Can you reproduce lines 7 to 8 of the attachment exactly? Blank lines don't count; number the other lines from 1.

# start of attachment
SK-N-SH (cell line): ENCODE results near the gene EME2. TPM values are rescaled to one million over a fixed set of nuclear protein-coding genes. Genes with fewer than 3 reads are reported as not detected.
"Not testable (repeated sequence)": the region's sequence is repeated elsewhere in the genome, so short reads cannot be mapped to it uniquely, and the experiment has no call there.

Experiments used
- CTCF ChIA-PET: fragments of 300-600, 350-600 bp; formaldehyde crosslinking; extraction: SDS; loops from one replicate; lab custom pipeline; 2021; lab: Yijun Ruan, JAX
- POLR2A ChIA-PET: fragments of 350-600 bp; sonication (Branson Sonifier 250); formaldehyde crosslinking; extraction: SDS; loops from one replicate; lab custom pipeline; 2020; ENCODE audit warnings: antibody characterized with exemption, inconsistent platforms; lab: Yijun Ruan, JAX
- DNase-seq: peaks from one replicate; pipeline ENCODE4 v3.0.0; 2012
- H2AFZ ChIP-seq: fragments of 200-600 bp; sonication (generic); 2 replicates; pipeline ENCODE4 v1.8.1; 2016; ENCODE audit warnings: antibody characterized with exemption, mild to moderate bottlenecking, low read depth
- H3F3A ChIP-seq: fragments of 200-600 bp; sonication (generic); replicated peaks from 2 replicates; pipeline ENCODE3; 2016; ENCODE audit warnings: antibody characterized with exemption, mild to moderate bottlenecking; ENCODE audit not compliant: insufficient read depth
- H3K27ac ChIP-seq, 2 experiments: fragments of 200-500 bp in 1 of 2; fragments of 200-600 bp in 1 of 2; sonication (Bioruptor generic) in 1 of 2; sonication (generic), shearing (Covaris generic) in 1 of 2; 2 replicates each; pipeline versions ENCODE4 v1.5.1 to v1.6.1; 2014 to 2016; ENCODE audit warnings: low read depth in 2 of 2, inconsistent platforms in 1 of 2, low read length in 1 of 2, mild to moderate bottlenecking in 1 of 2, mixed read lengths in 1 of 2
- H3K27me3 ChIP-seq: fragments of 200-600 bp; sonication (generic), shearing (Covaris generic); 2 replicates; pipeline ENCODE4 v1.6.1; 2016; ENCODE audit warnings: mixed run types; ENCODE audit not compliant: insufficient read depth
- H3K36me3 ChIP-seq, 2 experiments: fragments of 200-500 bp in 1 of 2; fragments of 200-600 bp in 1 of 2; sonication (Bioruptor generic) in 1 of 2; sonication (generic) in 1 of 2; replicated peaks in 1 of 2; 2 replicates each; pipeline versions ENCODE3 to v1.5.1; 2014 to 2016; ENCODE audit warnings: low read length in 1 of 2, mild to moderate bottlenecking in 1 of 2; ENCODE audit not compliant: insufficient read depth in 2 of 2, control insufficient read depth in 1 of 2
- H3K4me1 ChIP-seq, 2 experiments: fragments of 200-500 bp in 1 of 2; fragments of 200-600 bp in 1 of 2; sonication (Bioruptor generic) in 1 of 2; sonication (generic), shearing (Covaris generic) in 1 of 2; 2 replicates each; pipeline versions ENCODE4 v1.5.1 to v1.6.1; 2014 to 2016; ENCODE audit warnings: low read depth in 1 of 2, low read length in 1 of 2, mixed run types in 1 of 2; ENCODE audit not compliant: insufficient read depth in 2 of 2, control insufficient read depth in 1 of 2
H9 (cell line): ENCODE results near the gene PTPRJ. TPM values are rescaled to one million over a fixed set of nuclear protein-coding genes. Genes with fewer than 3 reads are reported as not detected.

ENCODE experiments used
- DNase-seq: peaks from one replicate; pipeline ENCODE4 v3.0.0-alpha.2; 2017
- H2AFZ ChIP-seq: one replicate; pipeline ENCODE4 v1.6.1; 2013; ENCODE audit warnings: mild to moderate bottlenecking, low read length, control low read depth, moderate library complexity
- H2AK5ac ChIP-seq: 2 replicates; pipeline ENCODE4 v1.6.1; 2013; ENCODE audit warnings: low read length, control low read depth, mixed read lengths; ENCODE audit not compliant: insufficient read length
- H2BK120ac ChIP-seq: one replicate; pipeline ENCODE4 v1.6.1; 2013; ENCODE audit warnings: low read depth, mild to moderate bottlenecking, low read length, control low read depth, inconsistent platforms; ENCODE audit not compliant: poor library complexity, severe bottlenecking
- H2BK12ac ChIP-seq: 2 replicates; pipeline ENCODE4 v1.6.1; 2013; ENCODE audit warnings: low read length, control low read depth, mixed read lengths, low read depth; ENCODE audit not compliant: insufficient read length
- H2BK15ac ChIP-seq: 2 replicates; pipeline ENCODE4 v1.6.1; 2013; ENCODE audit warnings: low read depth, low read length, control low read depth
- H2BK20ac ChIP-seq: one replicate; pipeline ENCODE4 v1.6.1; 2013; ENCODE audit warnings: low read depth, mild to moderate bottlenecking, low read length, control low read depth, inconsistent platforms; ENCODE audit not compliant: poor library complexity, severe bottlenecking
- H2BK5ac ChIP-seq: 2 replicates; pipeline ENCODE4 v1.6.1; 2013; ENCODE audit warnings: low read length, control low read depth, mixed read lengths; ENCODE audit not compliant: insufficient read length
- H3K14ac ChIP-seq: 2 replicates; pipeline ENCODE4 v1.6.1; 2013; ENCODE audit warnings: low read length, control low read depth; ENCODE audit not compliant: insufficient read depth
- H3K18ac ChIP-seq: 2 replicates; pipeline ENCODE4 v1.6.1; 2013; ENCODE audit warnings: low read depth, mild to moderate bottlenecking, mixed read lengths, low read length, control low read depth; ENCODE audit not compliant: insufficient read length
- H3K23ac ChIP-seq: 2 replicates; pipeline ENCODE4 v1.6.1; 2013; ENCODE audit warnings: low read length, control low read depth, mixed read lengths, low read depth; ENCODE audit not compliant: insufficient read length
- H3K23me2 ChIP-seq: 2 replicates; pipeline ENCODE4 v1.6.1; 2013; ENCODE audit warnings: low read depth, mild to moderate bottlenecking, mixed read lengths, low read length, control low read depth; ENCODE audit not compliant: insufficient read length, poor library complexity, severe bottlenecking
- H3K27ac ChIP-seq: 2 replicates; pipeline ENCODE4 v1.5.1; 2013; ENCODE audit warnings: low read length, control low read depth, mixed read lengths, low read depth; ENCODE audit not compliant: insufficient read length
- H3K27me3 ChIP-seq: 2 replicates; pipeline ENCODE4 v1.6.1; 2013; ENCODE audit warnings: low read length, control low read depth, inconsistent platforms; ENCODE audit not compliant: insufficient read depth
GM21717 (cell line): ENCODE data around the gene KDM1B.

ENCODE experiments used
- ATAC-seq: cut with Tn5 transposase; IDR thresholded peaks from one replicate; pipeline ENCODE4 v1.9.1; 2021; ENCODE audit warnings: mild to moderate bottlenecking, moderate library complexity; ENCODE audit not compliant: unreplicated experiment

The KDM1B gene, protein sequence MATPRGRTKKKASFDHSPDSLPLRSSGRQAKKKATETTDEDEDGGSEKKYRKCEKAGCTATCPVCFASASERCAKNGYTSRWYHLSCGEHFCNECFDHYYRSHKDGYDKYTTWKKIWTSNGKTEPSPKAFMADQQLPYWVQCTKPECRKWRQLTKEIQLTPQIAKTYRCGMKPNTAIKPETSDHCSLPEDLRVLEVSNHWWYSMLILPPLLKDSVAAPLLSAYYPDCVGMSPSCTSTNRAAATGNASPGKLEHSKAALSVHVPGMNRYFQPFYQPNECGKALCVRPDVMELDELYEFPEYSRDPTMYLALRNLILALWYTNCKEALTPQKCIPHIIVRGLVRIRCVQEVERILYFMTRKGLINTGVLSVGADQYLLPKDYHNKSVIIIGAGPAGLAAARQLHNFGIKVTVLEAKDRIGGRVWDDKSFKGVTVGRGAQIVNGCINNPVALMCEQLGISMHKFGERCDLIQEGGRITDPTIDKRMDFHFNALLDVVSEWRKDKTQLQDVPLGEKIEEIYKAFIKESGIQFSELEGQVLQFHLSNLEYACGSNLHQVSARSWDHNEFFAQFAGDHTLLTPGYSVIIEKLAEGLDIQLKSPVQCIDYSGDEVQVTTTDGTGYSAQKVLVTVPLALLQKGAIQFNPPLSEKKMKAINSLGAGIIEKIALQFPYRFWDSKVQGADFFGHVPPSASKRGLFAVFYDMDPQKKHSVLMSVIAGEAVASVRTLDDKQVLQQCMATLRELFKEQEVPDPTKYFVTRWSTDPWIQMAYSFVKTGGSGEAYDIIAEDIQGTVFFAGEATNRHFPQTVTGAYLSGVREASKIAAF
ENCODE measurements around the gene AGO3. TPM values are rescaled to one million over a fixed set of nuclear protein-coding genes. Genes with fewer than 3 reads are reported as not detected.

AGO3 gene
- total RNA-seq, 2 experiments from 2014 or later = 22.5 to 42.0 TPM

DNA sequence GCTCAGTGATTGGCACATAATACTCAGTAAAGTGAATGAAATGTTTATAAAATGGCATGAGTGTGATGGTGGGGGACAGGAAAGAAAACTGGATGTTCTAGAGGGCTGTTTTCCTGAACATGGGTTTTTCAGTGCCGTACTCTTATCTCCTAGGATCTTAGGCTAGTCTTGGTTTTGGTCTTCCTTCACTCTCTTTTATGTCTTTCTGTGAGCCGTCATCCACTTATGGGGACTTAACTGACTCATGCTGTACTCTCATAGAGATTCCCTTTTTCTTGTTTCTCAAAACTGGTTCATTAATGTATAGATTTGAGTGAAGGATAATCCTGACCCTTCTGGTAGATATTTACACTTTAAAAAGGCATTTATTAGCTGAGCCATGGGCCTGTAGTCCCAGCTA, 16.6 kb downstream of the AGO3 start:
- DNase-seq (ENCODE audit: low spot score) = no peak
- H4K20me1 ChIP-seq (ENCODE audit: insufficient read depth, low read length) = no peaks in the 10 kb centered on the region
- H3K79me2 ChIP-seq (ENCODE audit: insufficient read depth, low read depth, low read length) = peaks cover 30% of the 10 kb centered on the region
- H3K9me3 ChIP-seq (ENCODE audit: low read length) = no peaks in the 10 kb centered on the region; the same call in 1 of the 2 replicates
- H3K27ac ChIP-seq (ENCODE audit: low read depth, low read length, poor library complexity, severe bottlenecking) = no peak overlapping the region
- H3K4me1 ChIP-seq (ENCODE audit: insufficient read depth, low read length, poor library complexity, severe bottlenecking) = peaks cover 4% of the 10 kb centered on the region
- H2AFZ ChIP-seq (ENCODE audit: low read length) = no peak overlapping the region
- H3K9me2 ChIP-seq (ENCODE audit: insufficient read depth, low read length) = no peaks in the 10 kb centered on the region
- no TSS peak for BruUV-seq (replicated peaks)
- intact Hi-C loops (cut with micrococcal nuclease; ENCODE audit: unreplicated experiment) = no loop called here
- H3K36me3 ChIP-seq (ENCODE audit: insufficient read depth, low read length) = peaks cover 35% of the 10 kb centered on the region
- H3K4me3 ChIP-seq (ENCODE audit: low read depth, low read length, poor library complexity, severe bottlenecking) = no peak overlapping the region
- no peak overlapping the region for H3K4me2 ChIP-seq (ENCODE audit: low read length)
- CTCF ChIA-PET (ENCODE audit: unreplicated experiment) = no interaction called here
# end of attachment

- H2AFZ ChIP-seq: fragments of 200-600 bp; sonication (generic); 2 replicates; pipeline ENCODE4 v1.8.1; 2016; ENCODE audit warnings: antibody characterized with exemption, mild to moderate bottlenecking, low read depth
- H3F3A ChIP-seq: fragments of 200-600 bp; sonication (generic); replicated peaks from 2 replicates; pipeline ENCODE3; 2016; ENCODE audit warnings: antibody characterized with exemption, mild to moderate bottlenecking; ENCODE audit not compliant: insufficient read depth